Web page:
The week that was

The Big Story: It wasn’t quite the Patriots coming back in dramatic fashion to beat Atlanta in SB 51. But given that it ended with a game-winning field goal kicked in the waning seconds after a frenetic second-half comeback led by a gritty, bloody sock-like star (for the second straight game), it’s fair to say SB 57 goes into the books as one of the Top 10 Super Bowl games. Though Kansas City’s 38-35 win over the Philadelphia Eagles does not make the Mahomes Chiefs a dynasty, as the Boston Globe’s Ben Volin said they were on Monday. At least not yet. To be that they need to win two or three more times and hang around the top of the league’s contenders for another 10 years. For now let’s just celebrate the two-time champs’ admirable win and give a shout out to Philadelphia for fighting the good fight and just coming up short in a great game.

Thumbs Up: To LeBron James for breaking Kareem Abdul Jabbar’s all-time NBA scoring record of 38,387 set in 1984. Say what you want about LeBron, and my only issue is how he unethically got around tampering rules to get Anthony Davis to quit on his teammates in mid-season to make him a Laker. Beyond that he always puts the team first, plays hard and almost always shows up to play. Along with talent, durability and effort are the prime factors for someone to break a record that takes as long as it does to become the NBA’s all-time scoring leader. Well done, young man.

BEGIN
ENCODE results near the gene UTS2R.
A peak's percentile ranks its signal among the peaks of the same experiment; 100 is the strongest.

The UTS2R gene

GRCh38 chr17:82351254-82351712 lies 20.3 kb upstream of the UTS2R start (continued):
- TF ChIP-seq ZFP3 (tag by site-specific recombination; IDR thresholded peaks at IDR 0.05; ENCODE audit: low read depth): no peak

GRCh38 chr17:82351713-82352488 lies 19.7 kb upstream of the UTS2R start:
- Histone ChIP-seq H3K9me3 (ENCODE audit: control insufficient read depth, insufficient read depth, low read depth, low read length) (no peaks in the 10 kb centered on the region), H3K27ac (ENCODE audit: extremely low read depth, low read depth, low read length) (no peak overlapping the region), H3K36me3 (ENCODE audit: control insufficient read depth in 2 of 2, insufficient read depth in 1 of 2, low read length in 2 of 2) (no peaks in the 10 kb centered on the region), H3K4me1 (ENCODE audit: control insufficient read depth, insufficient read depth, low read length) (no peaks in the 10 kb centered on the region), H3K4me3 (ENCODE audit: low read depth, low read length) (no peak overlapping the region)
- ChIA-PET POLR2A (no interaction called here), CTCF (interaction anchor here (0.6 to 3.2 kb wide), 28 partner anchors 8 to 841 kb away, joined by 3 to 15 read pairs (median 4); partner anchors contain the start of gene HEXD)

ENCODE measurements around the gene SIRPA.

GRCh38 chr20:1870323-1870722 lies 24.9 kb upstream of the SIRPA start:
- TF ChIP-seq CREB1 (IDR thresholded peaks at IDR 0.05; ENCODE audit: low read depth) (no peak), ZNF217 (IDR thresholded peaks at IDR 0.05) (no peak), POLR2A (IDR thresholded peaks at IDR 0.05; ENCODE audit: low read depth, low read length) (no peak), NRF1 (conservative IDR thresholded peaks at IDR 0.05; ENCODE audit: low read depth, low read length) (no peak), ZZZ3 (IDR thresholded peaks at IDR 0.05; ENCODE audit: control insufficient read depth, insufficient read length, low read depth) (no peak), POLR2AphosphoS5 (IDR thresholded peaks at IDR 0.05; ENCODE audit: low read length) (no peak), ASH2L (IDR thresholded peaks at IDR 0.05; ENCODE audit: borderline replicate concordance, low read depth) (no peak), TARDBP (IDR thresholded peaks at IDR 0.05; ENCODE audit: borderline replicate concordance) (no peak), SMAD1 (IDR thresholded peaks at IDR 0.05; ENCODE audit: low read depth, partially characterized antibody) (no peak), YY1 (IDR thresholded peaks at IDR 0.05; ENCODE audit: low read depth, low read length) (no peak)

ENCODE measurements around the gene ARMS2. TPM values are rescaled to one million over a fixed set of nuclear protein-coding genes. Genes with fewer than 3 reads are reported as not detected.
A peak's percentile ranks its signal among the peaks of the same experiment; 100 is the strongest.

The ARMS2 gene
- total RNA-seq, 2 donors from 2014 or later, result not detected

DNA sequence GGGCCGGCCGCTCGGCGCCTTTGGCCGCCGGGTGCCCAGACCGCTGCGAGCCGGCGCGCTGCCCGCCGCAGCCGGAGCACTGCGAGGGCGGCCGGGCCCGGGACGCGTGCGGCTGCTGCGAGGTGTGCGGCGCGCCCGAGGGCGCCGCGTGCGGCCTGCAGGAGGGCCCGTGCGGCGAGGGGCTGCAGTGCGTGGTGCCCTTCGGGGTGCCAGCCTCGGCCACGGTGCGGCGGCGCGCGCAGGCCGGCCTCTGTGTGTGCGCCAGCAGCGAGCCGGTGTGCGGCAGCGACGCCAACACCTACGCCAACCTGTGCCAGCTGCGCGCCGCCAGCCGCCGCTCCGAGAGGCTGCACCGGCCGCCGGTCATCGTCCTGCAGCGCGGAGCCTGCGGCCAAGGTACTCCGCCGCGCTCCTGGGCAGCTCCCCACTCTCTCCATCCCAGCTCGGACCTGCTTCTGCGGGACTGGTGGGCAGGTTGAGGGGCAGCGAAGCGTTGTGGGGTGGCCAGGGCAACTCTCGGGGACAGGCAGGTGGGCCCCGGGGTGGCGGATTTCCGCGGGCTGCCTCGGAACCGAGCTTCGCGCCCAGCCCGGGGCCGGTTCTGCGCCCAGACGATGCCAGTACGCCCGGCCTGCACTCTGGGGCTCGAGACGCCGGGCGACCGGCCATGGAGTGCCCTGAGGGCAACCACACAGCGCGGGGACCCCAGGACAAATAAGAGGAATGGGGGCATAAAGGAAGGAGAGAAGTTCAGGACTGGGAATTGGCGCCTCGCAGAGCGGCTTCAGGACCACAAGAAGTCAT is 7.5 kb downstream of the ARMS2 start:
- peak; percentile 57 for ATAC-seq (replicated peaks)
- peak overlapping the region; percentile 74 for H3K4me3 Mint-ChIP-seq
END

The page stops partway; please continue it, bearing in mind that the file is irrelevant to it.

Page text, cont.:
Thumbs Down: To the bloated monstrosity the Super Bowl has become. Born simply as the NFL/AFL championship game, it has become an “all things to every possible aspect of society” attempt to cram as many eyeballs in as possible to maximize TV ratings. It leaves us with ridiculous sights like jamming what seemed like 110,000 people around the mid-field coin toss, including kids from NFL PR/marketing programs no one ever heard of or cares about; worthy people being used in transparent “Hey Aren’t We Great, Guys?” PR ploys, and a 40-minute half-time distraction with a person wearing a bright red outfit that made it look like one of those high-flying objects the Air Force shot down last week had avoided detection and landed on the half-time show stage, followed by about 200 people filling in divots kicked in by said show on a field that already had people slipping far more than players should for a game of this magnitude. All of which makes the actual purpose for the massive production (the game) a sideshow. Sorry to those insulted by this “get off my lawn” rant, but I’m a frustrated guy who just wants to watch the freaking AFL/NFL championship game devoid of all the other crap.

Sports 101: How many of the seven other people who at one time held the all-time NBA scoring record can you name? Hints: One guy’s son later played in the league and another played for the Celtics before he took over the lead for a short time.